This study, designed to identify HRV analysis-derived putative indices associated with self-reported measures in CFS/ME, provides the first evidence of a significant relationship between HRV and fatigue severity in this condition. The findings of this study showed a high association between the questionnaires scores themselves, indicating a close relationship among all the symptoms. A second finding was that all HRV indices (from frequency and temporal domain analyses), except for the LF/HF ratio, were negatively correlated with the self-reported questionnaire scores in both ill and control groups. This indicates that, as expected, low HRV is associated with high scores for fatigue, autonomic dysfunction, sleep quality, anxiety and depression symptoms. Finally, this study reveals a relationship of two HRV indices (RMSSD and HFnu) with fatigue symptoms; that is, low values of RMSSD (obtained from time domain HRV analysis) and low values of HFnu (obtained from frequency domain analysis) are specifically associated with high fatigue symptoms (as assessed by overall FIS-40 score) in the CFS/ME patients, but not in healthy controls. As this relationship did not appear between other HRV variables and other self-reported measures scores, we believe that this is the first evidence of an association between HRV changes and outcome measures in CFS/ME.
This study shows that HRV analysis is a clinically useful non-invasive tool for predicting fatigue severity in CFS/ME. Both the time- and frequency-domain indices were closely related to self-reported autonomic dysfunction, sleep quality, and anxiety and depression in clinical outpatients. CFS/ME patients had lower mean RR, SDNN, RMSSD and pNN50 than healthy controls, and lower LF, HF and HFnu but higher LF/HF. Even though the first set of these HRV parameters were obtained from the time domain analysis and the second set from the frequency domain analysis, they all indicate that CFS/ME patients showed decreased HRV associated with autonomic dysfunction, sleep quality and anxiety/depression symptoms. This is an important finding because the two types of variables point in the same direction, thus adding robustness to the results.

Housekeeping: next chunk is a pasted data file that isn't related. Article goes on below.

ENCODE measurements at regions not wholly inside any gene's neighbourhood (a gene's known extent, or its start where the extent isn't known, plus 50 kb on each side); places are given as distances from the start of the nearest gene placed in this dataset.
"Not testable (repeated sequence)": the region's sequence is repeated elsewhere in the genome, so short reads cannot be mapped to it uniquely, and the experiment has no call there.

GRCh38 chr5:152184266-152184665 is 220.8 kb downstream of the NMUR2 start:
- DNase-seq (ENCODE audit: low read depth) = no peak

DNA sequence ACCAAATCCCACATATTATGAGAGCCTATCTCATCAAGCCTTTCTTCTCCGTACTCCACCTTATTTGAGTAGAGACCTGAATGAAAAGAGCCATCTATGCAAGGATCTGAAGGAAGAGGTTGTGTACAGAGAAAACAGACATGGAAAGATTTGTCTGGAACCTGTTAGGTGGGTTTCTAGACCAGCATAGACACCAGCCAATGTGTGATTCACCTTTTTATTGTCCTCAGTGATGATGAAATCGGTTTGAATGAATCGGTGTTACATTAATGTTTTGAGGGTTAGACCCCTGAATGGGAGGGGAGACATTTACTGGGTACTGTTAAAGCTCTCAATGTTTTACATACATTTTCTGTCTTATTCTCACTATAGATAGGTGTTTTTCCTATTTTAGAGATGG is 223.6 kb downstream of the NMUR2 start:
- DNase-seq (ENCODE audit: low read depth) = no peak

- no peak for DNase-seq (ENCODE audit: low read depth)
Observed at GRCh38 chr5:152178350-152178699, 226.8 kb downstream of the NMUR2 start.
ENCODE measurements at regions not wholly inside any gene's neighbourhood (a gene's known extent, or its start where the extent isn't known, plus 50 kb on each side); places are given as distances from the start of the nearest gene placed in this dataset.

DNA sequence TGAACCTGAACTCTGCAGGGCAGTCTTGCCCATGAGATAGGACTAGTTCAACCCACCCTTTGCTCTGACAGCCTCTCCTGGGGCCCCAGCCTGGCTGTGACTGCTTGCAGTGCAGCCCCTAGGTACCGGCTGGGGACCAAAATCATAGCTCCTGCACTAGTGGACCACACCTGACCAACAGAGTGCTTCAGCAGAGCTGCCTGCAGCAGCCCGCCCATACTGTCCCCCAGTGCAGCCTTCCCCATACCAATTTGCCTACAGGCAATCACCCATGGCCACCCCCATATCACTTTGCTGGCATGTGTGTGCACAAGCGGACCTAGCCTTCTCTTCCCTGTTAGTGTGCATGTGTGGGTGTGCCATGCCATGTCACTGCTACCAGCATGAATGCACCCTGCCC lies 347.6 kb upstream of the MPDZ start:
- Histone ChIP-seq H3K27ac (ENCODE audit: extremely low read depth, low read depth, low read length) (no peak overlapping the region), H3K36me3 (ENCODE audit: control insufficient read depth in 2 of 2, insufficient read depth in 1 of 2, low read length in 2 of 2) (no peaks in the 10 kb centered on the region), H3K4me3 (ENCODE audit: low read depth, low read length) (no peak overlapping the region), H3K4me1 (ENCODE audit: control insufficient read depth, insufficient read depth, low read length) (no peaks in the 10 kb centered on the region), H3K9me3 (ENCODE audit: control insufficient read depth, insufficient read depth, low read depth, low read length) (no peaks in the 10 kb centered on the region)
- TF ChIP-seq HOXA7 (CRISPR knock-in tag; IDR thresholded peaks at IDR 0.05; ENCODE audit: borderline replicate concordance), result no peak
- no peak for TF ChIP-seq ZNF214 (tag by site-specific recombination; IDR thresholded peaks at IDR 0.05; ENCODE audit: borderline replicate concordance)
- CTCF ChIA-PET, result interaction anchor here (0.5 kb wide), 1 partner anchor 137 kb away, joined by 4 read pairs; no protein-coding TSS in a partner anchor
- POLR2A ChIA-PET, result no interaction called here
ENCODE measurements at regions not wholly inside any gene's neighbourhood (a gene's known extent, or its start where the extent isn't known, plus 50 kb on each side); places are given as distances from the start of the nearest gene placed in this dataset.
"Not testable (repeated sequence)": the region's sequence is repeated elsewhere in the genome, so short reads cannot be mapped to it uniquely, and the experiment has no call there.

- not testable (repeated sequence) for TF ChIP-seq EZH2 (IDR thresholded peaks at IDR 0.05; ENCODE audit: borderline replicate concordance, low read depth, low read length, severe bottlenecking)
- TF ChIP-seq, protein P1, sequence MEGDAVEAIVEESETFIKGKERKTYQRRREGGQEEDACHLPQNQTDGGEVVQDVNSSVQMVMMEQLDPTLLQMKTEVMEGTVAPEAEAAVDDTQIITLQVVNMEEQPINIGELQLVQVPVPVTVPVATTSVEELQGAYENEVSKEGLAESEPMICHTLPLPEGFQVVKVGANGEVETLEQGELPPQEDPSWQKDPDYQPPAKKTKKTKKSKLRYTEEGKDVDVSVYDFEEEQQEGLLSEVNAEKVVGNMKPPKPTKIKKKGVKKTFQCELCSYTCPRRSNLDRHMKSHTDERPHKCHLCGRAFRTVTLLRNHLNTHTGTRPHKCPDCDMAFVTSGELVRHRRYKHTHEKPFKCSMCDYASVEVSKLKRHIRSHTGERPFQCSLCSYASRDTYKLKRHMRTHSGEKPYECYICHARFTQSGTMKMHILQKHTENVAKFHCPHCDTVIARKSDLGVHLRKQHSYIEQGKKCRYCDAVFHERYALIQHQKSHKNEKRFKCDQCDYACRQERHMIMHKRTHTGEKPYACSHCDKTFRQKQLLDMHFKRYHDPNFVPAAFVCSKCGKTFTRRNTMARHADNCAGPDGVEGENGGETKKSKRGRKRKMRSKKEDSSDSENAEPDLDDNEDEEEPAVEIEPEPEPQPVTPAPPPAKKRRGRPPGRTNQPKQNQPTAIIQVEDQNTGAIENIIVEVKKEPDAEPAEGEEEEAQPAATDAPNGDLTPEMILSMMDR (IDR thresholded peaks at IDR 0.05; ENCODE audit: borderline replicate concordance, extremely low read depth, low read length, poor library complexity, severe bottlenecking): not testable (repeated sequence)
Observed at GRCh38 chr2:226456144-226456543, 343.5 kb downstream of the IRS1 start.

This is the first study to show this consistency between the different HRV indices. To some extent, our results corroborate those of previous studies. Yamamoto et al.  reported lower mean RR, but not SDNN, in CFS/ME patients than in matched healthy controls in baseline supine position. In contrast, Yataco et al.  had previously reported no differences in LF, HF and LF/HF in baseline supine position between CFS/ME patients and healthy controls.
During sleep, Boneva et al.  found shorter mean RR and reduced LF coupled with higher nor-epinephrine levels and lower aldosterone levels in plasma. The authors interpreted this as a state of sympathetic ANS predominance and neuroendocrine disturbances. Monitoring HR during nocturnal sleep in CFS/ME, Rahman et al.  found decreased RMSSD, HF and LF/HF ratio in CFS/ME patients compared to those healthy controls. This result is in line with Meeus et al. review  who concluded that HRV was only reduced during sleep in ME/CFS.
Lewis et al.  used frequency domain analysis to investigate the differences in autonomic dysfunction between two CFS/ME subgroups, POTS vs. non-POTS. Interestingly, they found lower LF, HF and VLF in the POTS cases. The authors did not include HRV time domain parameters, and they proposed these frequency indices as candidate biomarkers for distinguishing between these two CFS/ME phenotypes.